SpokAnarchy! in Action

The '80s punk scene in Eastern Washington's capital gets the documentary treatment.

In the new documentary SpokAnarchy!, filmmakers capture Spokane's '80s punk scene and the tribe that coalesced around it. Here, co-director and editor David W. Halsell, who was there to take his beatings with the rest of the Eastern Washington miscreants, took a few questions about the documentary, available on DVD and showing at the Grand Illusion through Thursday.

SW: You refer to a lot of booze-induced bisexuality in the scene. Did that eventually get sorted (I didn't say straightened) out? Did most people sober up?

Bisexuality was kind of the "in thing" in general in the early '80s, but unfortunately there was some predatory and/or exploitative sexual behavior in our little scene as well. Not a lot of people wanted to address that in the interviews, but we felt if it was left out, it wouldn't tell the whole story. I think most people in the scene had some concept of being freaky bohemian libertines, so there was a lot of lifestyle experimentation going on. Remember that the scene was so small, anyone unusual or oddball gravitated to it, so there were some unscrupulous people as well as harmless hedonists.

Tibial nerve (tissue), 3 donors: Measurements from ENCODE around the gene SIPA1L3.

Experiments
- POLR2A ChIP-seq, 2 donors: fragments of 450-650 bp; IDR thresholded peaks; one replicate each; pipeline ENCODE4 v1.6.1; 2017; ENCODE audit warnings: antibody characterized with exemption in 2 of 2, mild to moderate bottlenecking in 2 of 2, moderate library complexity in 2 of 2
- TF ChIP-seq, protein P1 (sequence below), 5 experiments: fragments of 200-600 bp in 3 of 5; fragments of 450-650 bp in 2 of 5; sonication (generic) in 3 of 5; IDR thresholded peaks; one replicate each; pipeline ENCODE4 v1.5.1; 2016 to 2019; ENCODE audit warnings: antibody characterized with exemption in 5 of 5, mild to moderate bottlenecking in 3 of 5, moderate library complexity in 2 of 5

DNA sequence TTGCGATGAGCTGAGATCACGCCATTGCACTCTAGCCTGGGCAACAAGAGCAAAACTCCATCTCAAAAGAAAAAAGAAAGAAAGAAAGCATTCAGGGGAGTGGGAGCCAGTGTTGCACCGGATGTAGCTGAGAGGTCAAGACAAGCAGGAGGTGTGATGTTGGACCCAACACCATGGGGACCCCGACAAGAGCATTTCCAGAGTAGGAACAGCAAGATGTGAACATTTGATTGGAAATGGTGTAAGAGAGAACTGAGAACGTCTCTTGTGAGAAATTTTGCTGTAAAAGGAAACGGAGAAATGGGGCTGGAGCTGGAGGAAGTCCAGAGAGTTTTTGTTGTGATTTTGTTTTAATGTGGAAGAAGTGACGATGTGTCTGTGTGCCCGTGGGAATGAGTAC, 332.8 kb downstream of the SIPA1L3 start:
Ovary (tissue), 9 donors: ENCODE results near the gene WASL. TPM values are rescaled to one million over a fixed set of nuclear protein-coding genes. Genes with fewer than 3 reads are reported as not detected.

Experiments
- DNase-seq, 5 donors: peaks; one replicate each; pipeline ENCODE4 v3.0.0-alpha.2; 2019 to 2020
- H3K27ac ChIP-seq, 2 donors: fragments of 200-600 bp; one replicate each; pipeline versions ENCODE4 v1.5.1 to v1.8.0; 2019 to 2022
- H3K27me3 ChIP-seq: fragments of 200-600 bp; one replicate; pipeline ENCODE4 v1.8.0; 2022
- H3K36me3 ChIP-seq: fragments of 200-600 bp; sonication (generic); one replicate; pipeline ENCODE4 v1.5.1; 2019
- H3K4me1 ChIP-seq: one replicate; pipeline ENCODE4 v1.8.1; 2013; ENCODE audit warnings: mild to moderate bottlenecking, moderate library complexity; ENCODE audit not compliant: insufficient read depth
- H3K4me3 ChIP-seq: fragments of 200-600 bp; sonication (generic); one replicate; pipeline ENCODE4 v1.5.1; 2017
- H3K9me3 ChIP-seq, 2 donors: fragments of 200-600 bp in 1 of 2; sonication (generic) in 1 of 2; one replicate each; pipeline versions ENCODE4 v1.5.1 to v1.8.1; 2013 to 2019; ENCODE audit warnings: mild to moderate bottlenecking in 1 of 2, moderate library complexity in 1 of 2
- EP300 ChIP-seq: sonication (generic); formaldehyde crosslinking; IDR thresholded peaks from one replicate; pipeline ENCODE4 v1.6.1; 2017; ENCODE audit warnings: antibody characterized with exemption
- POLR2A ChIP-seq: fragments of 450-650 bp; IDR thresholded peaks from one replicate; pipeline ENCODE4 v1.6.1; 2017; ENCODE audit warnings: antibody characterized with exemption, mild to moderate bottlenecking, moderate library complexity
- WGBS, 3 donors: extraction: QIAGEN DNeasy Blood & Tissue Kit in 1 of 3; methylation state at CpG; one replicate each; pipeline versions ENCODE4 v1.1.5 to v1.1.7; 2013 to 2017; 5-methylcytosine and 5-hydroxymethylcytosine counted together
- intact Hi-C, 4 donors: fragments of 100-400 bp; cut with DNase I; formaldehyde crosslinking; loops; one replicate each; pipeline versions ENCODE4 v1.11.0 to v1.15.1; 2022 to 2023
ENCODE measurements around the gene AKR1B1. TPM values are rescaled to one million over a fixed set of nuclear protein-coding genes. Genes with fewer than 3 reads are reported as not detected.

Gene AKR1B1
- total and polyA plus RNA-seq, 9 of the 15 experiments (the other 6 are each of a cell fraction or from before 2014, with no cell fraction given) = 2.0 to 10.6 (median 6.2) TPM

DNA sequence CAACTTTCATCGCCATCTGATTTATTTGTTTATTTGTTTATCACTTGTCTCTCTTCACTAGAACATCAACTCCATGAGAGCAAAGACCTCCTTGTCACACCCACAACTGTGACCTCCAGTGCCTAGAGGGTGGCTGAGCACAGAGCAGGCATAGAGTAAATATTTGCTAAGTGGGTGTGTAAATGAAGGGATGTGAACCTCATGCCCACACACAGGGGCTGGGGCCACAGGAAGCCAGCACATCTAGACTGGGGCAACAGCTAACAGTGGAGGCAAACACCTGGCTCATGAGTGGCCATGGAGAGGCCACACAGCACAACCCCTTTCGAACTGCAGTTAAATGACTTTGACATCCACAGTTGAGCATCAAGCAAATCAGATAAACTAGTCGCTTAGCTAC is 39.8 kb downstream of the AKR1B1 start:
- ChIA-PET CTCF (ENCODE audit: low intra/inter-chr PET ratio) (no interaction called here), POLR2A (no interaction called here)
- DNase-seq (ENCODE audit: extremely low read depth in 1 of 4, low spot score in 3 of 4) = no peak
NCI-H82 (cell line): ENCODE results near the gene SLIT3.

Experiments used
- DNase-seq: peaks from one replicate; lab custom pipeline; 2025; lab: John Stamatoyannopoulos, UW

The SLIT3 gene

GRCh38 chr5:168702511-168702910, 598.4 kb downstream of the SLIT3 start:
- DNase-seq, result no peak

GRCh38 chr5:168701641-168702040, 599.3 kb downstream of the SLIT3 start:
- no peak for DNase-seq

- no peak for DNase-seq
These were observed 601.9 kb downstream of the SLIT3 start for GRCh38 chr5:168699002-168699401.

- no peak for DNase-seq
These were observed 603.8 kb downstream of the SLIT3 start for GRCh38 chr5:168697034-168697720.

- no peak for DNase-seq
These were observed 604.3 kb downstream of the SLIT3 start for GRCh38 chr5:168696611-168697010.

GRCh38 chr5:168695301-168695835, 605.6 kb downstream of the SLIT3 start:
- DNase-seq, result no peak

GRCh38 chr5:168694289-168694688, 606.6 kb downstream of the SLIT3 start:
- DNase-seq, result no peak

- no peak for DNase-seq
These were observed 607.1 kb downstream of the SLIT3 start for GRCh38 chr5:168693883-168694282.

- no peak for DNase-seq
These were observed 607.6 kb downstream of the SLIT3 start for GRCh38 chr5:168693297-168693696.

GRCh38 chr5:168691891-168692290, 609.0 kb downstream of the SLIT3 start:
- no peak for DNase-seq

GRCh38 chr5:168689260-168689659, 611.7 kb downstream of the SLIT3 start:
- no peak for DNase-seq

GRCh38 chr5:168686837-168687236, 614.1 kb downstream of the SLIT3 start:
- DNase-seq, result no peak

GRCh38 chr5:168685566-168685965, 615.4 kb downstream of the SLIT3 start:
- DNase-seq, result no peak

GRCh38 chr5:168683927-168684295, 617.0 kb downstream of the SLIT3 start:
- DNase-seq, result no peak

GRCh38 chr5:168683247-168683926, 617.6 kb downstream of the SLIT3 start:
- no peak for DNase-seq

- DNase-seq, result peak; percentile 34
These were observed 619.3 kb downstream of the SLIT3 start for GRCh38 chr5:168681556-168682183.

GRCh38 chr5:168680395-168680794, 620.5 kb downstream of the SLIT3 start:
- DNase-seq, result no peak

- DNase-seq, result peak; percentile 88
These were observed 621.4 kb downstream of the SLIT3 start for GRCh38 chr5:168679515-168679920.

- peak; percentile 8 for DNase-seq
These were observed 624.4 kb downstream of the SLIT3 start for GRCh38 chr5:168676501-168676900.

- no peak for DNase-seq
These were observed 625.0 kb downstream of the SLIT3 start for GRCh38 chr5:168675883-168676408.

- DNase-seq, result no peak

Did the scene take a bigger hit from the shutdown of the original club that served as its epicenter, or from the infusion of heroin a few years later?

One of the things we tried to get across in the film was the cyclical nature of such a small scene—that a club closing or losing a few key players for whatever reason changed the landscape significantly. The hard drugs did make a steady creep inward, and was really devastating to a lot of people. But one of the things about being in a smaller town is that if you want anything to happen, it's all DIY all the time. So when things went awry, people just started over again from scratch, with new venues, bands, or what have you.

Have things changed? Can a Spokanite dressed in irregular clothes walk down the street now without risking at least one punch in the face?

I haven't lived there since 1986, but it seems like things have certainly improved. There's generally more more cultural exchange; part of that is due to grunge, the success of the Makers, and indie rock, but also the Internet and the general normalizing of the fringe. It's probably easier to be a weirdo in any small town these days, but Spokane is still a pretty conservative place.

A friend who in the film told a story about getting called "Faggot!" by rednecks on a regular basis had the same thing happen last summer while taking a photo of one of the SpokAnarchy! billboards that were up around town. Some things never change!

music@seattleweekly.com

 
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